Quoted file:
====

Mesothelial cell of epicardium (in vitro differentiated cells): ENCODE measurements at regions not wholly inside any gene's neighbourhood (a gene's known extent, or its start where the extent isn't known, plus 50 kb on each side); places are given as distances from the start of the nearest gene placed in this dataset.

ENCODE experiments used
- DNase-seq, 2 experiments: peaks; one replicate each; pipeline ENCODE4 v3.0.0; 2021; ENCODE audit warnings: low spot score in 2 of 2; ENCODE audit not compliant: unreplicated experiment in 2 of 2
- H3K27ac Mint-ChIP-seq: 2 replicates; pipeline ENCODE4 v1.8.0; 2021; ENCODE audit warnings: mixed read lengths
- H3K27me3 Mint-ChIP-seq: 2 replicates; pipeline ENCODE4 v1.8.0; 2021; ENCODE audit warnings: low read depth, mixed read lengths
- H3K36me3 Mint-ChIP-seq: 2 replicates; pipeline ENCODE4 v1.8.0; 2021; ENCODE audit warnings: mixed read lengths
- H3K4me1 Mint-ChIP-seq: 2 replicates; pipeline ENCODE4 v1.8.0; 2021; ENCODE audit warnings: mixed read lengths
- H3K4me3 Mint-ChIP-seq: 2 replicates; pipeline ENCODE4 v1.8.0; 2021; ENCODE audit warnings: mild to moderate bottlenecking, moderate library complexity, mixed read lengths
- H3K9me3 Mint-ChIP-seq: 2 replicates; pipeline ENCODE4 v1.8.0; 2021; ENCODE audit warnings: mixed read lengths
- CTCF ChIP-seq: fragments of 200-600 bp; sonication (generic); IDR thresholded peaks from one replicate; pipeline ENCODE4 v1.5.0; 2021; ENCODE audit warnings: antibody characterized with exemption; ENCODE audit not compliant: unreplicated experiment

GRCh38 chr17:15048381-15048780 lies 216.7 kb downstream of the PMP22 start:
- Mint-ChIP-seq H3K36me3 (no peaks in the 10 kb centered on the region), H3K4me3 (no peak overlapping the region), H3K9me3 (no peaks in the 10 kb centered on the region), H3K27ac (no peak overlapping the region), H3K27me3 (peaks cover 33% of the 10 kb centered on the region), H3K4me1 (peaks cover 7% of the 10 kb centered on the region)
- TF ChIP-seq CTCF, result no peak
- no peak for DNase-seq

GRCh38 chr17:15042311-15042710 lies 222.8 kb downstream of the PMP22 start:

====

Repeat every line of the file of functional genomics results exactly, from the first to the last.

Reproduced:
Mesothelial cell of epicardium (in vitro differentiated cells): ENCODE measurements at regions not wholly inside any gene's neighbourhood (a gene's known extent, or its start where the extent isn't known, plus 50 kb on each side); places are given as distances from the start of the nearest gene placed in this dataset.

ENCODE experiments used
- DNase-seq, 2 experiments: peaks; one replicate each; pipeline ENCODE4 v3.0.0; 2021; ENCODE audit warnings: low spot score in 2 of 2; ENCODE audit not compliant: unreplicated experiment in 2 of 2
- H3K27ac Mint-ChIP-seq: 2 replicates; pipeline ENCODE4 v1.8.0; 2021; ENCODE audit warnings: mixed read lengths
- H3K27me3 Mint-ChIP-seq: 2 replicates; pipeline ENCODE4 v1.8.0; 2021; ENCODE audit warnings: low read depth, mixed read lengths
- H3K36me3 Mint-ChIP-seq: 2 replicates; pipeline ENCODE4 v1.8.0; 2021; ENCODE audit warnings: mixed read lengths
- H3K4me1 Mint-ChIP-seq: 2 replicates; pipeline ENCODE4 v1.8.0; 2021; ENCODE audit warnings: mixed read lengths
- H3K4me3 Mint-ChIP-seq: 2 replicates; pipeline ENCODE4 v1.8.0; 2021; ENCODE audit warnings: mild to moderate bottlenecking, moderate library complexity, mixed read lengths
- H3K9me3 Mint-ChIP-seq: 2 replicates; pipeline ENCODE4 v1.8.0; 2021; ENCODE audit warnings: mixed read lengths
- CTCF ChIP-seq: fragments of 200-600 bp; sonication (generic); IDR thresholded peaks from one replicate; pipeline ENCODE4 v1.5.0; 2021; ENCODE audit warnings: antibody characterized with exemption; ENCODE audit not compliant: unreplicated experiment

GRCh38 chr17:15048381-15048780 lies 216.7 kb downstream of the PMP22 start:
- Mint-ChIP-seq H3K36me3 (no peaks in the 10 kb centered on the region), H3K4me3 (no peak overlapping the region), H3K9me3 (no peaks in the 10 kb centered on the region), H3K27ac (no peak overlapping the region), H3K27me3 (peaks cover 33% of the 10 kb centered on the region), H3K4me1 (peaks cover 7% of the 10 kb centered on the region)
- TF ChIP-seq CTCF, result no peak
- no peak for DNase-seq

GRCh38 chr17:15042311-15042710 lies 222.8 kb downstream of the PMP22 start: